This post was written by Francisco M. Varela, Undersecretary, Department of Education, Republic of the Philippines, after his visit to Bangladesh for the launching of BRAC's education programme in the Autonomous Region of Muslim Mindanao (ARMM)
Change is inevitable; rather it is a much needed process for the benefit and progress of any organization. With such intentions of change Dr. Jaap M. De Heer, VU University Amsterdam, presented his study on the various aspects of an organization which, when integrated together, initiate a wholesome change process.
The following article was originally posted by Anik Ashraf on the International Growth Centre (ICG) website. The video was created by ICG based on recent research initiative lead by Robin Burgess to assess the success of BRAC's Ultra Poor programme in Bangladesh.
As parents, we are always curious about examination results, how we can get admission for our children in good schools and how to give education through private tuition etc. Second and third generation students’ parents can think in this way, but what about those students who are the first in their family to be going to school?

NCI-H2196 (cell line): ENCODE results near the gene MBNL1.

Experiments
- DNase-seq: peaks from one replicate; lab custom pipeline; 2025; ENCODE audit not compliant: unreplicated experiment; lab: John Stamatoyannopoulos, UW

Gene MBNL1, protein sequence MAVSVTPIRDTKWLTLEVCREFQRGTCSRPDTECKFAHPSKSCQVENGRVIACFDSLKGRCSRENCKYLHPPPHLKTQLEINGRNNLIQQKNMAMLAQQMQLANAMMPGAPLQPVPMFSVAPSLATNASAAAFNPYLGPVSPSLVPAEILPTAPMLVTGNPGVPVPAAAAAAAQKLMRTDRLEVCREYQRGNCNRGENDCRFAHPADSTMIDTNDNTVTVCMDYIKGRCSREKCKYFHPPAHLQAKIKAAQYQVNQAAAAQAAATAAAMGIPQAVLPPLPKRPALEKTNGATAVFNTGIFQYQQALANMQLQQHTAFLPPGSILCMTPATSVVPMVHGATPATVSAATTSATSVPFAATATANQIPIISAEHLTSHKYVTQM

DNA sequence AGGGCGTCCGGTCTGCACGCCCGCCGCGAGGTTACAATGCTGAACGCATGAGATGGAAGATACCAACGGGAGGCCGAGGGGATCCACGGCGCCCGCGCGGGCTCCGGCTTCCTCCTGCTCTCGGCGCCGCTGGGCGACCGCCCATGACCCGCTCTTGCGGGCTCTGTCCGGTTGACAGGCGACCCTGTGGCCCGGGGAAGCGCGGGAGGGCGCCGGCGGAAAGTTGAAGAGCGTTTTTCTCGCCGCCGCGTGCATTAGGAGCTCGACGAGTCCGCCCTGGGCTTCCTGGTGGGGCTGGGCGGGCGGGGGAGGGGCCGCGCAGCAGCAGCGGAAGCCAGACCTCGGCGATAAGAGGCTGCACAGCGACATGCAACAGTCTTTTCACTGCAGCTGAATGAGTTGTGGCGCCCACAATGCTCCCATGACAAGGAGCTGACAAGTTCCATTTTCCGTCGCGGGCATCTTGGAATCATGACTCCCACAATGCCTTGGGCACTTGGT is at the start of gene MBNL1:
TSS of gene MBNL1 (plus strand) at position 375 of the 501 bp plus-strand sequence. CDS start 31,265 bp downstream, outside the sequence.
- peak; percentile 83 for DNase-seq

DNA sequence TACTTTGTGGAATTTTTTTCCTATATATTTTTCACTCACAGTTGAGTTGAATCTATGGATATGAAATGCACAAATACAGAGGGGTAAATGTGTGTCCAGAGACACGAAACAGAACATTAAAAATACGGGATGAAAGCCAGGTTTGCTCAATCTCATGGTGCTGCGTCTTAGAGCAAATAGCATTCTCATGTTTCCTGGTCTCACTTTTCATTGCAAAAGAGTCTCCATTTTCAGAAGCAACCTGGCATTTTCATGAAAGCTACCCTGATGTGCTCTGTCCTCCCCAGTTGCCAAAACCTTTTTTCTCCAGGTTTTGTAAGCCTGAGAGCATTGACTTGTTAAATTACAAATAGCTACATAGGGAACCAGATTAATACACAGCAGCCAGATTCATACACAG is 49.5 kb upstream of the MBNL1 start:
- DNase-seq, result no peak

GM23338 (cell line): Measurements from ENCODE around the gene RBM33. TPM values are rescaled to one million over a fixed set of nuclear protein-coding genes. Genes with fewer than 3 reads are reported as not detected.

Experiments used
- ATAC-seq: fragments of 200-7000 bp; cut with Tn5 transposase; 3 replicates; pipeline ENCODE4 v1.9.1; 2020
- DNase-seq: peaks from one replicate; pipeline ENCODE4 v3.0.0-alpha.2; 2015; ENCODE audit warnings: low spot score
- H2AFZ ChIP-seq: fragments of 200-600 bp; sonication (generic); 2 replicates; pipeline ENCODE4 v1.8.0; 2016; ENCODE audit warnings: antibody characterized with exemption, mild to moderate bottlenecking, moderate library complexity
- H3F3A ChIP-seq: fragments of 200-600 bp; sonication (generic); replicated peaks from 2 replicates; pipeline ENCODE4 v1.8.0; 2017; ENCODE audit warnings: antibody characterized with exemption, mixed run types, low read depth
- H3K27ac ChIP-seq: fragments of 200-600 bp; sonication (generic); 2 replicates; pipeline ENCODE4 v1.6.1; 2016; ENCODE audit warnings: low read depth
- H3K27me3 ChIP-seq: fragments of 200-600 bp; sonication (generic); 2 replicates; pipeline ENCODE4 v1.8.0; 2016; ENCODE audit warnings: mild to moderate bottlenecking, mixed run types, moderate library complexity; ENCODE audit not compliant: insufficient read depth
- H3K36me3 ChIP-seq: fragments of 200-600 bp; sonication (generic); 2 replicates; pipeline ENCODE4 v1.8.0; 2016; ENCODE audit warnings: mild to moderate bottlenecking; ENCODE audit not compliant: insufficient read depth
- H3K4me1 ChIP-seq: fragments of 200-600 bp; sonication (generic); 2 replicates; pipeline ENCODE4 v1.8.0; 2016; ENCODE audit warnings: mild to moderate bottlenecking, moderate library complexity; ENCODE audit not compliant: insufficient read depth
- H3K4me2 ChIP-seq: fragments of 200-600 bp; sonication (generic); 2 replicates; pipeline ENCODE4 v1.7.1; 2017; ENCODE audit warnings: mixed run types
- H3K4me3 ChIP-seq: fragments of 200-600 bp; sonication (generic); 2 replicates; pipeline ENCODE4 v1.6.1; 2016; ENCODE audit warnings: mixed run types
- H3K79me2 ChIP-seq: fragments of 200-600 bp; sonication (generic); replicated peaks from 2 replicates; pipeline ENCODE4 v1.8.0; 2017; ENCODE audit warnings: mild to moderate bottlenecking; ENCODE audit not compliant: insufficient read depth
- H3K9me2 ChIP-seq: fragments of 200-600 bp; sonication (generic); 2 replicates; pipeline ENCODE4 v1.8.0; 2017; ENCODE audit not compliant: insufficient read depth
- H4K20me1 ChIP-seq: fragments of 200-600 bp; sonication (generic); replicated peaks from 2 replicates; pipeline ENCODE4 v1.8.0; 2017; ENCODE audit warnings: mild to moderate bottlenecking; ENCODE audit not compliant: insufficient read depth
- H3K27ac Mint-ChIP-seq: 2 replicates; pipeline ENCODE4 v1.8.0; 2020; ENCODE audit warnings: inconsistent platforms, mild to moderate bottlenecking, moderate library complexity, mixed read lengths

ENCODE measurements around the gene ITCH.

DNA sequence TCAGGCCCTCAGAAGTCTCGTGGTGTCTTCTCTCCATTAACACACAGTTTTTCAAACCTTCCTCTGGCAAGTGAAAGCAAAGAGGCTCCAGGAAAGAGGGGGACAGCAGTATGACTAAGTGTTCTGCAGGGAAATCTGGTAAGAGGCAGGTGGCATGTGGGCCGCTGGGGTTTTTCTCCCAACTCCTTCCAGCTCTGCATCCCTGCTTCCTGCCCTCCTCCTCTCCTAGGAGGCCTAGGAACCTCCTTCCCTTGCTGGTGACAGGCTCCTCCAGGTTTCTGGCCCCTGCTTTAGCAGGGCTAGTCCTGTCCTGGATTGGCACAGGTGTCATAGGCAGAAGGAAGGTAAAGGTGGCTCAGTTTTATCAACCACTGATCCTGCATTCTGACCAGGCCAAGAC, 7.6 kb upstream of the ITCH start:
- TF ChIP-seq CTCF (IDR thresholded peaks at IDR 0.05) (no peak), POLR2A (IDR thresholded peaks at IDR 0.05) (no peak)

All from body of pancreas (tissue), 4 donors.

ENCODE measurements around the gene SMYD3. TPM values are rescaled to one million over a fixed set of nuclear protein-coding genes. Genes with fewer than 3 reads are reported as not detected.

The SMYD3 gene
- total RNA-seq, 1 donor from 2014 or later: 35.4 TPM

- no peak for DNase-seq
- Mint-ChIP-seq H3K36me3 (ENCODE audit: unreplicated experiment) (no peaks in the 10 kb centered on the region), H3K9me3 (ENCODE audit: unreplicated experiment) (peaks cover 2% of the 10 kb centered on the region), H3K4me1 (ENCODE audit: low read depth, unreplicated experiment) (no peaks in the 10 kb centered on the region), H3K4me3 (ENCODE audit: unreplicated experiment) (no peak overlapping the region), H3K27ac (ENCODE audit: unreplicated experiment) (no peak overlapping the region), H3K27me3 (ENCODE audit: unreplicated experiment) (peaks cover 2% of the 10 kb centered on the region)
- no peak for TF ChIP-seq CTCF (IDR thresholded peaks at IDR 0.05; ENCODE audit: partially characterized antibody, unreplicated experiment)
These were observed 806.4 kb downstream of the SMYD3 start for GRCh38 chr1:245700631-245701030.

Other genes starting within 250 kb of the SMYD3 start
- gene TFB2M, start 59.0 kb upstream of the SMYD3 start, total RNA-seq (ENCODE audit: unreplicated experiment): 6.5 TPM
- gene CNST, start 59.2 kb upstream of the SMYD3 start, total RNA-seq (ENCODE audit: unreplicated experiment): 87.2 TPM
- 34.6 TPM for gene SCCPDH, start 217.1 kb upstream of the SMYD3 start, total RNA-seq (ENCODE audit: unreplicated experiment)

On a gloomy morning, Rabiya (4) sat with her legs crossed on the front yard of her parents’ mud hut. A pot of steaming white broth made of rice water laid innocently beside her lap, and she was carefully blowing on it to cool it down.
The following was originally posted by BRAC USA President and CEO Susan Davis on the World Education blog.With the Education for All goals and the Millennium Development Goal of universal primary education by 2015 on our minds, perhaps it’s time to start thinking about measurements of educational quality, rather than a simple push for increased student enrollment in developing countries.
Many can attest to its necessity, few can argue against its importance. From health and nutrition to agriculture and energy, one doesn’t have to look far to see the critical role water plays in our lives.
Imagine a small world. A world devoid of the harsh tales about unfortunate children – children who are not deformed by the cruel grasps of polio – children who are protected from the malicious glares of debilitating illness – children who are healthy and thriving.
The government run pre-primary schools at Shalighor Village have limited capacity for talented students. Also there is no BRAC school in the locality. It is very difficult for poor families to enroll their children to school here.
Chandra Shekhar Ghosh, founder of Bandhan, has been considered the “poster boy” of the microfinance industry in India. Many people may be unaware that Gosh actually spent most of his time in Bangladesh.
BRAC’s first-ever Facebook competition is officially over! Congratulations to our winner, Daniel Ng from the University of Virginia on his ‘Play’ Project– a community playground project with the objective of creating safe accessible spaces for underprivileged children to play.